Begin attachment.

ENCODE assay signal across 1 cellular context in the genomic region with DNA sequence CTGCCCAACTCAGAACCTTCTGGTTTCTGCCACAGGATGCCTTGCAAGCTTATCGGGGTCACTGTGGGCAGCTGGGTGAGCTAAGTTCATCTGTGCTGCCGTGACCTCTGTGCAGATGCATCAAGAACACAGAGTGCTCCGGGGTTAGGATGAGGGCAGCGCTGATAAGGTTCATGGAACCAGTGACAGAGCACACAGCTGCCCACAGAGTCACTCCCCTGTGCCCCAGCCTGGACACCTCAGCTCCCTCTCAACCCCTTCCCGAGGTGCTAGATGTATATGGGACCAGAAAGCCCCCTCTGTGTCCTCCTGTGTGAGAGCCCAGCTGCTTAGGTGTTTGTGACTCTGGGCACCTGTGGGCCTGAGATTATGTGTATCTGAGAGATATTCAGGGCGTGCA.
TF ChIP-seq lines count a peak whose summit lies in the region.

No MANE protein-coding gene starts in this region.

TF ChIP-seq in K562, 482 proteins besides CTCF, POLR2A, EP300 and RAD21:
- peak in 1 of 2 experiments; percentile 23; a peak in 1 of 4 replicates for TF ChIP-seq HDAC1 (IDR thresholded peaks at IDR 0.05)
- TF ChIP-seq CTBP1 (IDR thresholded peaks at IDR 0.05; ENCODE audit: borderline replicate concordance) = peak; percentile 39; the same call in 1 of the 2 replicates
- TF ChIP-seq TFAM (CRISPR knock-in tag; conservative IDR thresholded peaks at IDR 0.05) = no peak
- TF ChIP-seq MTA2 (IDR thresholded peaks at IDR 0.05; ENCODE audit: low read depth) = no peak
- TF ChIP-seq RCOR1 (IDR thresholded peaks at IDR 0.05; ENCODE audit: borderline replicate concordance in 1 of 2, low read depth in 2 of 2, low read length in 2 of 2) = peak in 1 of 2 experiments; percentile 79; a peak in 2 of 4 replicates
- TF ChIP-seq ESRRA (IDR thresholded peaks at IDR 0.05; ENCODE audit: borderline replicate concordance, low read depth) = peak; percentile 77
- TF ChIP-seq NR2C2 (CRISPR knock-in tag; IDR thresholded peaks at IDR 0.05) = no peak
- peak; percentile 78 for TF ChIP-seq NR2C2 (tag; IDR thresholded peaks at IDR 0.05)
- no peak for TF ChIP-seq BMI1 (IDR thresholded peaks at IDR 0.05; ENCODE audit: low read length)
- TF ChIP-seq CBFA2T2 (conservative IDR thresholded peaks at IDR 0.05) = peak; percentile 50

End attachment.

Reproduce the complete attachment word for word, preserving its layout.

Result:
ENCODE assay signal across 1 cellular context in the genomic region with DNA sequence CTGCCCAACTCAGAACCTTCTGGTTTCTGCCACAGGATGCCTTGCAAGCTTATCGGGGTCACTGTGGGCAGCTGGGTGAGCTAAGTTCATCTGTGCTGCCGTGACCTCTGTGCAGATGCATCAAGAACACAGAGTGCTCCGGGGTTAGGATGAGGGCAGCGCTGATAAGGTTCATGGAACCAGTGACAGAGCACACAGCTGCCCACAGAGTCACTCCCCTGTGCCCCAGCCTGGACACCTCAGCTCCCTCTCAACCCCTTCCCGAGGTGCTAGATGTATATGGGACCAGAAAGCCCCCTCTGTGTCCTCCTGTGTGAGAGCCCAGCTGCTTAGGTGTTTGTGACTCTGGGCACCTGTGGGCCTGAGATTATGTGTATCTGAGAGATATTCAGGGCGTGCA.
TF ChIP-seq lines count a peak whose summit lies in the region.

No MANE protein-coding gene starts in this region.

TF ChIP-seq in K562, 482 proteins besides CTCF, POLR2A, EP300 and RAD21:
- peak in 1 of 2 experiments; percentile 23; a peak in 1 of 4 replicates for TF ChIP-seq HDAC1 (IDR thresholded peaks at IDR 0.05)
- TF ChIP-seq CTBP1 (IDR thresholded peaks at IDR 0.05; ENCODE audit: borderline replicate concordance) = peak; percentile 39; the same call in 1 of the 2 replicates
- TF ChIP-seq TFAM (CRISPR knock-in tag; conservative IDR thresholded peaks at IDR 0.05) = no peak
- TF ChIP-seq MTA2 (IDR thresholded peaks at IDR 0.05; ENCODE audit: low read depth) = no peak
- TF ChIP-seq RCOR1 (IDR thresholded peaks at IDR 0.05; ENCODE audit: borderline replicate concordance in 1 of 2, low read depth in 2 of 2, low read length in 2 of 2) = peak in 1 of 2 experiments; percentile 79; a peak in 2 of 4 replicates
- TF ChIP-seq ESRRA (IDR thresholded peaks at IDR 0.05; ENCODE audit: borderline replicate concordance, low read depth) = peak; percentile 77
- TF ChIP-seq NR2C2 (CRISPR knock-in tag; IDR thresholded peaks at IDR 0.05) = no peak
- peak; percentile 78 for TF ChIP-seq NR2C2 (tag; IDR thresholded peaks at IDR 0.05)
- no peak for TF ChIP-seq BMI1 (IDR thresholded peaks at IDR 0.05; ENCODE audit: low read length)
- TF ChIP-seq CBFA2T2 (conservative IDR thresholded peaks at IDR 0.05) = peak; percentile 50